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As an update to an article we posted recently about Valve seeming to need confirmation of release date changes on Steam, Valve have now confirmed this.

If you're not keeping up and to save you a quick click: Some developers were constantly changing their release date, even if they had no intention of releasing on that new date. It affected pages like the upcoming releases list and made their games always show up near the top.

Now, in a blog post on the Steamworks Development group, the Valve developer confirmed the recent change was made to address "developers that intentionally or unintentionally changed their release dates multiple times". This should hopefully make it less annoying for both players and developers, as it had been a problem for quite some time.

Additionally, Valve will now be sending email reminders to all developers when it's coming up to two weeks before their currently set date. Previously, Valve were only sending this out to a small set of games "as a test" but now every developer will get it.

Article taken from
Tags: Steam, Valve
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scaine 12 Aug, 2019
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That's a relief. I used to check the upcoming pages quite frequently until it became apparent this abuse was more and more abundant.
Ehvis 12 Aug, 2019
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Welcome change. I actually taught myself to check for a price first and skip anything that didn't. Shouldn't have to do that.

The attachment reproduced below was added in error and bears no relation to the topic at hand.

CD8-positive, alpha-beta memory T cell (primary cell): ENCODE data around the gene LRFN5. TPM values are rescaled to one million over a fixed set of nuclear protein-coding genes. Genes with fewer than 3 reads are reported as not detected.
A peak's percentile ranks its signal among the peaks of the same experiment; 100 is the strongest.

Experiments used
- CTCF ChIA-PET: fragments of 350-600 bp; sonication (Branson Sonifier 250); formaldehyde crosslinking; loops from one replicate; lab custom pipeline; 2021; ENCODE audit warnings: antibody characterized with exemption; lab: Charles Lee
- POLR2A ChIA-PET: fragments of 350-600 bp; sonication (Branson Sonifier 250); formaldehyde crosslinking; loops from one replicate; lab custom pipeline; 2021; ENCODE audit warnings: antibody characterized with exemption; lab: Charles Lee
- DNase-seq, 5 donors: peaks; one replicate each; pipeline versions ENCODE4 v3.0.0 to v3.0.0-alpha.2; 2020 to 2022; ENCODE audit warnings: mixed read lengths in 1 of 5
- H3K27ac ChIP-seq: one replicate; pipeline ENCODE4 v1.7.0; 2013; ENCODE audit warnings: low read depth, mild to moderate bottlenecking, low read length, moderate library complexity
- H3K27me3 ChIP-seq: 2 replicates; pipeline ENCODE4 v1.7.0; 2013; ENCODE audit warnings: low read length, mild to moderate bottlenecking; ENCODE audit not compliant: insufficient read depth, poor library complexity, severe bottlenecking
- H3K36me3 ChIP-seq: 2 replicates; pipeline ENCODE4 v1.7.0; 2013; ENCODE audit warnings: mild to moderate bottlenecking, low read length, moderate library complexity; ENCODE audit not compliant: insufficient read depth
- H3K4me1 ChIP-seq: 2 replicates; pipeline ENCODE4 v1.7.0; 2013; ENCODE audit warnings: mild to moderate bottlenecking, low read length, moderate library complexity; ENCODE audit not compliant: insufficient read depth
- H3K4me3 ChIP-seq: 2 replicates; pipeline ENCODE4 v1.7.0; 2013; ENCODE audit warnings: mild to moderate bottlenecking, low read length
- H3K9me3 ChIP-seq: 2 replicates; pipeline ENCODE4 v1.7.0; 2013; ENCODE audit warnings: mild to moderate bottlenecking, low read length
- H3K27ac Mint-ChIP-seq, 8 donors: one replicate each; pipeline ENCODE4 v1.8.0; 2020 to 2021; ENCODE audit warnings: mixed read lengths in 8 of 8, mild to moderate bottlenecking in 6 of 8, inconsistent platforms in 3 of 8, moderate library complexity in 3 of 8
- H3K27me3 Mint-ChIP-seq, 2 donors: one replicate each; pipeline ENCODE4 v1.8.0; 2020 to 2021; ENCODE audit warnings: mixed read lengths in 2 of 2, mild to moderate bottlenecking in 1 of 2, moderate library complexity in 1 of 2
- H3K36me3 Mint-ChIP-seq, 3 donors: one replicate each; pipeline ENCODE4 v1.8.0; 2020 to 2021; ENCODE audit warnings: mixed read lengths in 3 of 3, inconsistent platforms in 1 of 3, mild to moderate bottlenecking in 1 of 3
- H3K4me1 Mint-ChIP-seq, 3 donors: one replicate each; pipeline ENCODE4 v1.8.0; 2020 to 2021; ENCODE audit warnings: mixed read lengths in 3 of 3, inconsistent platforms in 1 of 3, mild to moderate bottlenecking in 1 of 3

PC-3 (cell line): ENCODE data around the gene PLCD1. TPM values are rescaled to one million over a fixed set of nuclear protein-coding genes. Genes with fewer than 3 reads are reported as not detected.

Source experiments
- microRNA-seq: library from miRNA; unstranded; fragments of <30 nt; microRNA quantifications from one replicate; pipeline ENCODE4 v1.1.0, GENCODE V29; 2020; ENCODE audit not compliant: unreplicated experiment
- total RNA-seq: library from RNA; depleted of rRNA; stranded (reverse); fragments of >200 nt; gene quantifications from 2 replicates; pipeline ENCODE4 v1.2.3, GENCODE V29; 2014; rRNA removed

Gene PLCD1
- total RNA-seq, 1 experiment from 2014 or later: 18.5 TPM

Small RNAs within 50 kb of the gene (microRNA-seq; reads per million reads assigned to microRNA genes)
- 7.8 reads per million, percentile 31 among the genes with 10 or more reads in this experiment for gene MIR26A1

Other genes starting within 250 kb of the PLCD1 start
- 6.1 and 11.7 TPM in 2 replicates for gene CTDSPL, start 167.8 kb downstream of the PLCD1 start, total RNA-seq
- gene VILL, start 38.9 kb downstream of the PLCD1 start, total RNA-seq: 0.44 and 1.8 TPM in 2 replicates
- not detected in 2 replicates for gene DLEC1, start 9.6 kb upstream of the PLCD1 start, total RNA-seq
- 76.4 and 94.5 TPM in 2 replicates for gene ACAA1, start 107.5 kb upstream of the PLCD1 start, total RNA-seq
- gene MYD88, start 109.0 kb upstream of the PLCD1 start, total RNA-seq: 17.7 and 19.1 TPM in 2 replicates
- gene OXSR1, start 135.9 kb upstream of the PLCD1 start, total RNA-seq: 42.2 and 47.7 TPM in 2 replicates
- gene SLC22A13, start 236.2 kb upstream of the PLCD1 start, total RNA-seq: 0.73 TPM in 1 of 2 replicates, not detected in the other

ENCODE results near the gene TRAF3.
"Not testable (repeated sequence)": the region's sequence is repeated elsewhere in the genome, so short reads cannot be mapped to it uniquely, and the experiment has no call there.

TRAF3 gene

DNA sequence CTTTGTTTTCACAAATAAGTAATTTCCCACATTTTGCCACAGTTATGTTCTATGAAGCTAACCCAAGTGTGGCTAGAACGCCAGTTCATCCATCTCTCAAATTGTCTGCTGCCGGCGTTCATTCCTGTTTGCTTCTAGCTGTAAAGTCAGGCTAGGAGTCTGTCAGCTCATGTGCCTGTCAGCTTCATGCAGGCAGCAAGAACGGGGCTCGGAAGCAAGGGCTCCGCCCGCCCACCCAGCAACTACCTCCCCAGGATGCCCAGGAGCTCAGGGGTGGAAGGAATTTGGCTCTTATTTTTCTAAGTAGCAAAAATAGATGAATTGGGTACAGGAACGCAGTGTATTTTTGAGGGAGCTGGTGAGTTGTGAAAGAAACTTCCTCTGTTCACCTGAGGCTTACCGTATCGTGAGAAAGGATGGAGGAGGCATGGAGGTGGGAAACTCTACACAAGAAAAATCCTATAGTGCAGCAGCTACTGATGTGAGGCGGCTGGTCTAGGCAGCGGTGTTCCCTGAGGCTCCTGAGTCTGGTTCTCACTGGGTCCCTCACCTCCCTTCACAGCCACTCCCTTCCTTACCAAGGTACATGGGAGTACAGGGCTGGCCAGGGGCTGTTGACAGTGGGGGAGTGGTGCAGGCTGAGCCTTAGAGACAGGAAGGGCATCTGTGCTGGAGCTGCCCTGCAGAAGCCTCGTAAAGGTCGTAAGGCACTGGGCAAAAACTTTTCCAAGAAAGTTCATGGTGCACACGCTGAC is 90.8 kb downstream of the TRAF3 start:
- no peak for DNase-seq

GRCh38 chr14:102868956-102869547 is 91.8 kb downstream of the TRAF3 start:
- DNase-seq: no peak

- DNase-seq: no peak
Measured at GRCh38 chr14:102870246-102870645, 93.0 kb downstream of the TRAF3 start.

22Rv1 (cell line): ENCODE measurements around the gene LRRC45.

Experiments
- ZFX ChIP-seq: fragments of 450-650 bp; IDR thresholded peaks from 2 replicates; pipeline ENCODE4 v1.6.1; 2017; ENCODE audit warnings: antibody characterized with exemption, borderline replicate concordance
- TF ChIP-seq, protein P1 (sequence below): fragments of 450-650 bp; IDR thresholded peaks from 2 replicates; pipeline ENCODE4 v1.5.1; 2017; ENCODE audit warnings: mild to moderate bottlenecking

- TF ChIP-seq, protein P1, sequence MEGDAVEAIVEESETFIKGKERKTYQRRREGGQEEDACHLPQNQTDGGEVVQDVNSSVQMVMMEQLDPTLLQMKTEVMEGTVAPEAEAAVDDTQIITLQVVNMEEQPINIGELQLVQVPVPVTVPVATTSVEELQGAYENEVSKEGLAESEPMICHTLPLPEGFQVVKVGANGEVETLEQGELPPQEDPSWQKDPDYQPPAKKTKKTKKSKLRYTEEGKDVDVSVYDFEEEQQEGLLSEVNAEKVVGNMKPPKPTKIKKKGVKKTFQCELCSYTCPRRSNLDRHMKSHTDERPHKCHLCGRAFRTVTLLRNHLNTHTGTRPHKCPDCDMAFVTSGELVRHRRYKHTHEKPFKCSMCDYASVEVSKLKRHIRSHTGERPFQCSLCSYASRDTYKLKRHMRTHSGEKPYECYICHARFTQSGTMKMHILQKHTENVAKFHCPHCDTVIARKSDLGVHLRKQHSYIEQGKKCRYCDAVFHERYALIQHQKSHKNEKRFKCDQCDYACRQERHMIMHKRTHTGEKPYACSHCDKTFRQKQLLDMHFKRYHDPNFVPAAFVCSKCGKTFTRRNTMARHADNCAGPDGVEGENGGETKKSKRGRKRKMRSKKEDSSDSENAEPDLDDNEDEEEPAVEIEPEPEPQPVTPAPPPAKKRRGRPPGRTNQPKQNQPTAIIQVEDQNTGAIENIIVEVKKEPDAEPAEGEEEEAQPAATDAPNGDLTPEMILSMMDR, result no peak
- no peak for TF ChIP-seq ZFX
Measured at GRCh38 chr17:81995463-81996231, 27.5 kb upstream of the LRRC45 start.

vector 12 Aug, 2019
Hear, hear.

Tangentially but relatedly, curation and moderation can be fine lines to walk (I would hate to see them misused as bludgeons), but there are times (e.g. like this and that) I wish more was done proactively rather than reactively.

On the other hand, I'm not sure there is a clear path to reinstatement for banned developers who have done contemptible things like pay for sham reviews (like the Far-Out developer did and was banned for). I do not make light of duplicitous reviews, they're shameful, but at the same time, I feel many AAA publishers essentially achieve the same end by using their garnered influence to manipulate, such as which outlets they grant access to (i.e. using gatekeeping as a carrot and stick to encourage mostly positive coverage) and the inveiglements they engage in. Indie developers don't have that clout.

Given the profusion of games (let's be honest, a lot of which are, and were intended to be, crap) on Steam, I am inclined to be more sympathetic to earnest indie developers who have tried to game the system by changing release dates or paying for dummy reviews, as I imagine they are desperate to get their games noticed amid the congested fray. In doing so, they have disgraced themselves, but for those who have been banned as a result, if there isn't a reinstatement policy in place for them to earn/prove contrition, I would not be opposed to such a policy being enacted.

The vast majority of indie developers do the right thing, and I am not suggesting a feeble slap on the wrist for those who have instead run afoul, but it should be recognized that (mostly) decent people do sometimes commit wrongful actions, and I hope there is a road back to Steam for legitimate developers who have previously acted in bad faith and were banned (if they are now reformed).

Last edited by vector on 13 August 2019 at 12:16 am UTC
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